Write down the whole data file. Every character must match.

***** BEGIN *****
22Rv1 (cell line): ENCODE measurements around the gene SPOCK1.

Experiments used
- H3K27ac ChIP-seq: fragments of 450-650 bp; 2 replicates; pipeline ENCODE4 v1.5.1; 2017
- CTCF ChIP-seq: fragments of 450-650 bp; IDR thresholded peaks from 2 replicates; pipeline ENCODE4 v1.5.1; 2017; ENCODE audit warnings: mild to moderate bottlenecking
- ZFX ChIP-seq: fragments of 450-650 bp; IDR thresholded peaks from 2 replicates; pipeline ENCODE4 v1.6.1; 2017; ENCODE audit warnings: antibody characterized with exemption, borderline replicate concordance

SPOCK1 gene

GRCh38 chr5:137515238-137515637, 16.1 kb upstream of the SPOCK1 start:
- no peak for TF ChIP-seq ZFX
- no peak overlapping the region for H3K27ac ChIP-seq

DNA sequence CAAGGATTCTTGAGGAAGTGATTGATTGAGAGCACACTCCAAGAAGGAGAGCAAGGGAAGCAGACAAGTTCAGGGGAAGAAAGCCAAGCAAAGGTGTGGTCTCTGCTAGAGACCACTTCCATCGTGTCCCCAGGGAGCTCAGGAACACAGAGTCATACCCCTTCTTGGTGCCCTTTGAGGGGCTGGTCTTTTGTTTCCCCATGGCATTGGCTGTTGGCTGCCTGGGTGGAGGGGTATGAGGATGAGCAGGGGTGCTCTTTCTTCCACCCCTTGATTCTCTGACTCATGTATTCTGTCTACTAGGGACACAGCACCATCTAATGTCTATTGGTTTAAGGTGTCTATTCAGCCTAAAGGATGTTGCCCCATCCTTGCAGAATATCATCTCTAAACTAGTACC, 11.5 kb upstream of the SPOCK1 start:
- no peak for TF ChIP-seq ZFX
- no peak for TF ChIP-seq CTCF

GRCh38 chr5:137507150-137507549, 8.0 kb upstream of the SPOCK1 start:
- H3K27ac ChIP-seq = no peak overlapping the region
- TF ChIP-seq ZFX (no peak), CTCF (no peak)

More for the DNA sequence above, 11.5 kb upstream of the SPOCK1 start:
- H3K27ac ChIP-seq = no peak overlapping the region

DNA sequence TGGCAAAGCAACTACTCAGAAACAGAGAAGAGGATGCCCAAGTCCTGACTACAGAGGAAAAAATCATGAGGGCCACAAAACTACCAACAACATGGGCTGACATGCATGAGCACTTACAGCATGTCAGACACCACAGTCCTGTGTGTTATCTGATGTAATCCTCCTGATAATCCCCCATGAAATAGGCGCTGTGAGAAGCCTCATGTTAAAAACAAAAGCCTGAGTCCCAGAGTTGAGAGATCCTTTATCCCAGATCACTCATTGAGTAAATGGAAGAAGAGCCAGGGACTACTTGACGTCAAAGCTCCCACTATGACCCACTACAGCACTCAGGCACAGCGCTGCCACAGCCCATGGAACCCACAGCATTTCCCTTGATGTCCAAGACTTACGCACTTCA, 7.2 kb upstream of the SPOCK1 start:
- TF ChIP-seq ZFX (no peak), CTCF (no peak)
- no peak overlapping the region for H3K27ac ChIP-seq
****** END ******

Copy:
22Rv1 (cell line): ENCODE measurements around the gene SPOCK1.

Experiments used
- H3K27ac ChIP-seq: fragments of 450-650 bp; 2 replicates; pipeline ENCODE4 v1.5.1; 2017
- CTCF ChIP-seq: fragments of 450-650 bp; IDR thresholded peaks from 2 replicates; pipeline ENCODE4 v1.5.1; 2017; ENCODE audit warnings: mild to moderate bottlenecking
- ZFX ChIP-seq: fragments of 450-650 bp; IDR thresholded peaks from 2 replicates; pipeline ENCODE4 v1.6.1; 2017; ENCODE audit warnings: antibody characterized with exemption, borderline replicate concordance

SPOCK1 gene

GRCh38 chr5:137515238-137515637, 16.1 kb upstream of the SPOCK1 start:
- no peak for TF ChIP-seq ZFX
- no peak overlapping the region for H3K27ac ChIP-seq

DNA sequence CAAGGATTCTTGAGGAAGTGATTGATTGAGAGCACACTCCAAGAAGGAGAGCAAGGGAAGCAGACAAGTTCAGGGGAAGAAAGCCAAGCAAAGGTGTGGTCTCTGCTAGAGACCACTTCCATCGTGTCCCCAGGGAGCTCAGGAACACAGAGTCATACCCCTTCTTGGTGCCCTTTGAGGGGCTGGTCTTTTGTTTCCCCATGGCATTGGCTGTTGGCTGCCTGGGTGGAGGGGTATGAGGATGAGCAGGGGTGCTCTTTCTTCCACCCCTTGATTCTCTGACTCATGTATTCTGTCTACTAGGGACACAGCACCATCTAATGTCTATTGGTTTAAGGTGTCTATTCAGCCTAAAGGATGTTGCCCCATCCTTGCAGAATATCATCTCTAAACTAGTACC, 11.5 kb upstream of the SPOCK1 start:
- no peak for TF ChIP-seq ZFX
- no peak for TF ChIP-seq CTCF

GRCh38 chr5:137507150-137507549, 8.0 kb upstream of the SPOCK1 start:
- H3K27ac ChIP-seq = no peak overlapping the region
- TF ChIP-seq ZFX (no peak), CTCF (no peak)

More for the DNA sequence above, 11.5 kb upstream of the SPOCK1 start:
- H3K27ac ChIP-seq = no peak overlapping the region

DNA sequence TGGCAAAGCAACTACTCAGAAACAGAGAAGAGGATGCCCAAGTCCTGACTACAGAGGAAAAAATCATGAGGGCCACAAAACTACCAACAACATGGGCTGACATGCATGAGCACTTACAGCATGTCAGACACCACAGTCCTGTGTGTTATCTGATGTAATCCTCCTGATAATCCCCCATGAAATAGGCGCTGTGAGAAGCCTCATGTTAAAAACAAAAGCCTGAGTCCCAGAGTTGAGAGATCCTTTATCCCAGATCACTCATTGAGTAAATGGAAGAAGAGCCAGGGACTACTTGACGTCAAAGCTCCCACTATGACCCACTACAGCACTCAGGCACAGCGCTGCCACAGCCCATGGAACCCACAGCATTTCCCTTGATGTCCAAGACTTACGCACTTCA, 7.2 kb upstream of the SPOCK1 start:
- TF ChIP-seq ZFX (no peak), CTCF (no peak)
- no peak overlapping the region for H3K27ac ChIP-seq